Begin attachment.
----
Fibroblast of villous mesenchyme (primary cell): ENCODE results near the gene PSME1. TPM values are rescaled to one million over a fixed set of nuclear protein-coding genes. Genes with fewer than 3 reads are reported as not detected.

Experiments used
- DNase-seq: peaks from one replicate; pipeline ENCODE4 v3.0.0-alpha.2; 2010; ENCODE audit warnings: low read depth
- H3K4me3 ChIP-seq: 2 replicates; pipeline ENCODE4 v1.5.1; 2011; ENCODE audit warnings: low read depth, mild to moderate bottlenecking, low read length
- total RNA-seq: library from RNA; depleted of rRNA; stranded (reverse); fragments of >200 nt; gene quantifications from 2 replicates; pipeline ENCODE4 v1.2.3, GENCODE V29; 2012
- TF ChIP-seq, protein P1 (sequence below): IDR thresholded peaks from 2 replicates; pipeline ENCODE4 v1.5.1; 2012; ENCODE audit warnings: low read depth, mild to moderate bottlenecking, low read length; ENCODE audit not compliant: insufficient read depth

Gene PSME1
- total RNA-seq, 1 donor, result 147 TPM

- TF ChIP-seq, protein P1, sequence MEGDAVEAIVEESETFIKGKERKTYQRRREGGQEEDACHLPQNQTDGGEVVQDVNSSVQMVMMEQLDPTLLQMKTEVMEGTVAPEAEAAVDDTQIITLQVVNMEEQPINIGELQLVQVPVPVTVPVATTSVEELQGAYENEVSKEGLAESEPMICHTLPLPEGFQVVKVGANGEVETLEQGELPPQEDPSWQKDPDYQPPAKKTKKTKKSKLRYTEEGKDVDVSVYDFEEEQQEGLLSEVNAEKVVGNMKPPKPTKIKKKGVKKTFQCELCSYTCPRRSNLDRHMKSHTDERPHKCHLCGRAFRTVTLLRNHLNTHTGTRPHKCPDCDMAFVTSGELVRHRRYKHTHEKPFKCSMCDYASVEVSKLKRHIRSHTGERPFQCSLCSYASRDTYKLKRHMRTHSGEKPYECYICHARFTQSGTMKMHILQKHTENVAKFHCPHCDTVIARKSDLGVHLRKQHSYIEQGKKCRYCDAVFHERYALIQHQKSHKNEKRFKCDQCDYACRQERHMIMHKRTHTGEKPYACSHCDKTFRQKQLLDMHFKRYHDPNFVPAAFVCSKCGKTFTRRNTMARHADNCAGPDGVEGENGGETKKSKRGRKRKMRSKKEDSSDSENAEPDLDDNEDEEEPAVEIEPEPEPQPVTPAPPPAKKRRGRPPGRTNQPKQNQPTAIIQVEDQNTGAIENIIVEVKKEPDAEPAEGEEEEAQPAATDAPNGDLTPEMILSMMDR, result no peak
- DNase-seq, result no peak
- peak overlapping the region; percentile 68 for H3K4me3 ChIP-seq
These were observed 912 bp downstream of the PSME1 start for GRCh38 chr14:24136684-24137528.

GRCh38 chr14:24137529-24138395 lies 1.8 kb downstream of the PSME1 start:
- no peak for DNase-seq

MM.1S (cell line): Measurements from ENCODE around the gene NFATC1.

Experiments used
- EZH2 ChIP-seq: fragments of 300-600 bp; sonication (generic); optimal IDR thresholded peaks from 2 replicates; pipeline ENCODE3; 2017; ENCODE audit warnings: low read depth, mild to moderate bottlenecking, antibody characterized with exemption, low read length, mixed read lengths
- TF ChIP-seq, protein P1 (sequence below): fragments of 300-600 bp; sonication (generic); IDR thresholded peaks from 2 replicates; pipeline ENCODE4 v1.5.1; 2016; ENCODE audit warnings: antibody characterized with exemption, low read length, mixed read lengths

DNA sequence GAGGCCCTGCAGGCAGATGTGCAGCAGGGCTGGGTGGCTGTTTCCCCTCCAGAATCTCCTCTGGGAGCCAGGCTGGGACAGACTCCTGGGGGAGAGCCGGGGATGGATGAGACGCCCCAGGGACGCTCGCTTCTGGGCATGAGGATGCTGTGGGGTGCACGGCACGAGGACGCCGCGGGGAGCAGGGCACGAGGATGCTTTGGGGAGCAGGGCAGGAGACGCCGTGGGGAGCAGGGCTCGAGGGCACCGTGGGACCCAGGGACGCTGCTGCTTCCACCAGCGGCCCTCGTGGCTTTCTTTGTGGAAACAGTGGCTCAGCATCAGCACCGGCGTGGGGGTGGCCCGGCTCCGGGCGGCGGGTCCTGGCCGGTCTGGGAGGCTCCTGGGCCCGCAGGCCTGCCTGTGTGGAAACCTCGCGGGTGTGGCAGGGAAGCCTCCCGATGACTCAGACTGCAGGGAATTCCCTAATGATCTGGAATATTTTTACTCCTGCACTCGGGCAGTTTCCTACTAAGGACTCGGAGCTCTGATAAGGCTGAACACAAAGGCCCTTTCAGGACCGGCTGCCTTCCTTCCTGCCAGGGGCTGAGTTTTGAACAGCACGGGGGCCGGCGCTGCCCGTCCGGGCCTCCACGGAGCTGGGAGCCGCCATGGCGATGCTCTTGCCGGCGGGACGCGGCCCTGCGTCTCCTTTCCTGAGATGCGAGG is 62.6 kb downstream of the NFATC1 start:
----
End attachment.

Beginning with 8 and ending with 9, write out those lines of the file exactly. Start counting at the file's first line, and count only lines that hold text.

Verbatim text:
- total RNA-seq, 1 donor, result 147 TPM

- TF ChIP-seq, protein P1, sequence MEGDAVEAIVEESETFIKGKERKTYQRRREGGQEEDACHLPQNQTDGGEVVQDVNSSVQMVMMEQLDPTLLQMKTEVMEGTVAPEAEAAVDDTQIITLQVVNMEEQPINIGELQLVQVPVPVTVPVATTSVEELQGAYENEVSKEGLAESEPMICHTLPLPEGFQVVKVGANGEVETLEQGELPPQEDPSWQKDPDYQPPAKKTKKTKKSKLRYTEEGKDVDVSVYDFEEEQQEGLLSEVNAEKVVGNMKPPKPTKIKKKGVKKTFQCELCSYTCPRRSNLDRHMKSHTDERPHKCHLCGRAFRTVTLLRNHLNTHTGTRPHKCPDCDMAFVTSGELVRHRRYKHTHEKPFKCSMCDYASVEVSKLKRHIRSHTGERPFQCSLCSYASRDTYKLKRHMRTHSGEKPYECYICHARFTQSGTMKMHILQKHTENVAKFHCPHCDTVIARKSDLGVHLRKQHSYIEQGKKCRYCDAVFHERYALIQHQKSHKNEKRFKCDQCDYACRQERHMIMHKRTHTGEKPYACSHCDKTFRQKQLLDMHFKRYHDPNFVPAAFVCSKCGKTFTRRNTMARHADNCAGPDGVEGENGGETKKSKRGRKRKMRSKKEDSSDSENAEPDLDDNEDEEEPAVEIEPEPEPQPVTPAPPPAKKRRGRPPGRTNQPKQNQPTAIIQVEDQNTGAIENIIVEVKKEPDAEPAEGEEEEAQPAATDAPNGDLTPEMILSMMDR, result no peak